Bright is launching today with a tall promise: It wants to find you a job. Not just any job: the job. The right job for you, the perfect match for your abilities and interests.

Ideally, if you’re only looking at the jobs that are right for you, you’ll be able to find a better job much faster — meaning looking for a job might not end up being the full-time, back-breaking pain in the butt it is right now.

In addition to serving up the right job for you, Bright also says it can “remove all the barriers that have restricted you from getting interviews for the jobs you want.”

The company accomplishes this through computer wizardry developed by its  team of nuclear physicists (not kidding — there is at least one nuclear physicist on Bright’s team), wizardry they like to call “the Bright Score.” This score is an algorithm that will reportedly generate the straightest, shortest path between Point A, an open position, and Point B, the perfect candidate.

To get the score, Bright tires to “find and use the nuances in how job seekers look and are evaluated for jobs.” That process ends with a number that represents how well you are qualified for a particular job, and the number is different for each candidate and each position.

“The Bright Score provides the only holistic way of capturing and interpreting a potential employee beyond just a resume and a social network profile,” a Bright representative told us. “The number takes into account hundreds of nuances from where you went to college to how long you were in a position to where your friends have job connections and more.”

For employers, Bright offers unlimited free job postings, and it promises to help hiring managers and HR folks connect directly to candidates via popular social networks like Facebook. Currently, the site claims nearly 1.5 million active job postings.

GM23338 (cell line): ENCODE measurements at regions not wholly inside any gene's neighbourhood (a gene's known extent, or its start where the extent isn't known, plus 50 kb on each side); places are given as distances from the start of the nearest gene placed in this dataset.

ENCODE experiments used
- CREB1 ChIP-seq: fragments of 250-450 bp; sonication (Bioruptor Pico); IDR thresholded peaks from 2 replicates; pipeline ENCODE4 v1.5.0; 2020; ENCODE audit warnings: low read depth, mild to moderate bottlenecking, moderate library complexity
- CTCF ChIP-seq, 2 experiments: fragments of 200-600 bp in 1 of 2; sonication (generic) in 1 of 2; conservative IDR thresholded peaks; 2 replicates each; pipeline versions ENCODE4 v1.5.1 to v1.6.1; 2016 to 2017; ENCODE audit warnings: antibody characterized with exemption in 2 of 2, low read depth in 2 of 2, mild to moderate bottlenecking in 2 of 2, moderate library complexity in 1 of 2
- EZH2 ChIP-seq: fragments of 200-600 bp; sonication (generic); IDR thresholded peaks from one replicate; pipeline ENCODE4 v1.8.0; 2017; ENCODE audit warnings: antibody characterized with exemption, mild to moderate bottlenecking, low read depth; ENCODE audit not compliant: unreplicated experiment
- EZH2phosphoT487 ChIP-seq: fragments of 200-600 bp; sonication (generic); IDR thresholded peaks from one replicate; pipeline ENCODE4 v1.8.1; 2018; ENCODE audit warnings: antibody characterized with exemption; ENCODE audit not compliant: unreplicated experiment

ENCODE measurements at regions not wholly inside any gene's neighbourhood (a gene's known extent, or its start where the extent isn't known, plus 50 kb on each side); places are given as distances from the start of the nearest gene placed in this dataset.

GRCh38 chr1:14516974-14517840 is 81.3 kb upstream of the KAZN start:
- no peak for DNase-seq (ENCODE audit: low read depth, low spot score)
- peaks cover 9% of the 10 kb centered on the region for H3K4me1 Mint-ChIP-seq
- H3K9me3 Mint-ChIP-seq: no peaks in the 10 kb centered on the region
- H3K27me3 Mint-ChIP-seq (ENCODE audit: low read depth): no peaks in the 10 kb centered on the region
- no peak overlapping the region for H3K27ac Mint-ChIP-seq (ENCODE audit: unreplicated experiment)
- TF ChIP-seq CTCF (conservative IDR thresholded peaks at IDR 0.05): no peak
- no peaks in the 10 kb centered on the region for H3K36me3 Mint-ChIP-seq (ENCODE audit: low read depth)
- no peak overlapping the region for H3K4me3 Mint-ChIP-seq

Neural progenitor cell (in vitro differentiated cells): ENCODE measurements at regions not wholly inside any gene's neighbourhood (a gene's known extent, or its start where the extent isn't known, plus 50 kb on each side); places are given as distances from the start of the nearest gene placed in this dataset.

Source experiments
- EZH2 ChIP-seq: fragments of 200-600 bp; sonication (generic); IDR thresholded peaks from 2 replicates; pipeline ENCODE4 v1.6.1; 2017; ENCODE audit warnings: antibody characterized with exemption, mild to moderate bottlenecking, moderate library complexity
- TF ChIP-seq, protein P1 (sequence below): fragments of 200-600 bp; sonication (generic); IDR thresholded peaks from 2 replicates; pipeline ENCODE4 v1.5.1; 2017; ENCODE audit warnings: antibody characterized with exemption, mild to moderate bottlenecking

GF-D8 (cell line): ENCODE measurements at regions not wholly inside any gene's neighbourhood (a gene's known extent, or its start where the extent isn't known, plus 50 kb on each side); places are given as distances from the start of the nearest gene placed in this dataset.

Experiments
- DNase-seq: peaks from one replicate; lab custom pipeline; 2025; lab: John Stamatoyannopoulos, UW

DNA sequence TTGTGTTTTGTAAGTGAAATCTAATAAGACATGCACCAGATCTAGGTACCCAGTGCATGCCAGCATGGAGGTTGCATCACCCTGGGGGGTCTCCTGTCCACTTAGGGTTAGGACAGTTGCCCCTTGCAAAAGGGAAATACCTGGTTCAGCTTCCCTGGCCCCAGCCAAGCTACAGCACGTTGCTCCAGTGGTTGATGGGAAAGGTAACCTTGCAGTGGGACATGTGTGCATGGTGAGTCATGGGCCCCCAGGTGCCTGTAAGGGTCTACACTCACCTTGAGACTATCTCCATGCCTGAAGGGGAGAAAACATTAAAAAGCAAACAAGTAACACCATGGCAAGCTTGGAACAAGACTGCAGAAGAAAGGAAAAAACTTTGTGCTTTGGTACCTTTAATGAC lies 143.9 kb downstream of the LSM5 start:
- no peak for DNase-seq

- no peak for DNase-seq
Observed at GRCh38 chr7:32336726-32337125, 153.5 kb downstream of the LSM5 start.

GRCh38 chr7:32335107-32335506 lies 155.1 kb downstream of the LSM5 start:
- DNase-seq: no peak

Here’s a sneak peak at the UI:

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Bright’s biggest competition as we see it lies in habit, convention, and routine. Sure, there are quite a few up-and-coming job-search and HR startups out there, but their biggest competition is always going to be the way things are currently being done. You have entrenched digital oldsters like Monster and LinkedIn, and you have time-tested methods even stronger and more entrenched: the old-fashioned personal recommendation from within your social graph, the paper cover letter and resume. If Bright takes off at all, it will have to break through the overwhelming barrier these conventions present.

To date, Bright has raised $6 million. It has been working on the product for roughly a year and a half. Its team includes data scientists and supporting members from diverse backgrounds, a lineup of baby-faced geniuses from MIT and Berkeley, as well as mid-career folks in business and big data. Bright’s co-founders are Steve Goodman (a serial entrepreneur with some decent Silicon Valley connections) and Eduardo Vivas (the investor/entrepreneur with the vision for the product). The startup is based in San Francisco.

Image courtesy of Sean De Burca, Shutterstock


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